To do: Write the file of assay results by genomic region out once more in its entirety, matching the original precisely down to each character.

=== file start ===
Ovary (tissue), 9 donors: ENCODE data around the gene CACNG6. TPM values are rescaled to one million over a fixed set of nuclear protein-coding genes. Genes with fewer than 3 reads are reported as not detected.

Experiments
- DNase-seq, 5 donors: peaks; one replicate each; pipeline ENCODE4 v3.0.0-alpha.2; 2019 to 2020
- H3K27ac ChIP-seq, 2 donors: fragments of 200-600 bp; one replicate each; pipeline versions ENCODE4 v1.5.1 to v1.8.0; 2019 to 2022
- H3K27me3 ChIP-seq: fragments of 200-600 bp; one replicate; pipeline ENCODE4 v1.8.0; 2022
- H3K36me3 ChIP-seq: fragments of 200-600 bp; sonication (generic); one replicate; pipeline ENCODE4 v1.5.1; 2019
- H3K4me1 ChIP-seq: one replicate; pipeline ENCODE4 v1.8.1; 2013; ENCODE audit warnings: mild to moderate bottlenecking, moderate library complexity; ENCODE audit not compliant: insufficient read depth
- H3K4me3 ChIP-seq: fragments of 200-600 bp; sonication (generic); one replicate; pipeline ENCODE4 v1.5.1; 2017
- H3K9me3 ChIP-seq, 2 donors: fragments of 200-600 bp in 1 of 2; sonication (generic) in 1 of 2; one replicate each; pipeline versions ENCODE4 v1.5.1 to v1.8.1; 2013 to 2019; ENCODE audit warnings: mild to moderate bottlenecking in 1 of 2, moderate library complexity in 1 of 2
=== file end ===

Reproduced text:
Ovary (tissue), 9 donors: ENCODE data around the gene CACNG6. TPM values are rescaled to one million over a fixed set of nuclear protein-coding genes. Genes with fewer than 3 reads are reported as not detected.

Experiments
- DNase-seq, 5 donors: peaks; one replicate each; pipeline ENCODE4 v3.0.0-alpha.2; 2019 to 2020
- H3K27ac ChIP-seq, 2 donors: fragments of 200-600 bp; one replicate each; pipeline versions ENCODE4 v1.5.1 to v1.8.0; 2019 to 2022
- H3K27me3 ChIP-seq: fragments of 200-600 bp; one replicate; pipeline ENCODE4 v1.8.0; 2022
- H3K36me3 ChIP-seq: fragments of 200-600 bp; sonication (generic); one replicate; pipeline ENCODE4 v1.5.1; 2019
- H3K4me1 ChIP-seq: one replicate; pipeline ENCODE4 v1.8.1; 2013; ENCODE audit warnings: mild to moderate bottlenecking, moderate library complexity; ENCODE audit not compliant: insufficient read depth
- H3K4me3 ChIP-seq: fragments of 200-600 bp; sonication (generic); one replicate; pipeline ENCODE4 v1.5.1; 2017
- H3K9me3 ChIP-seq, 2 donors: fragments of 200-600 bp in 1 of 2; sonication (generic) in 1 of 2; one replicate each; pipeline versions ENCODE4 v1.5.1 to v1.8.1; 2013 to 2019; ENCODE audit warnings: mild to moderate bottlenecking in 1 of 2, moderate library complexity in 1 of 2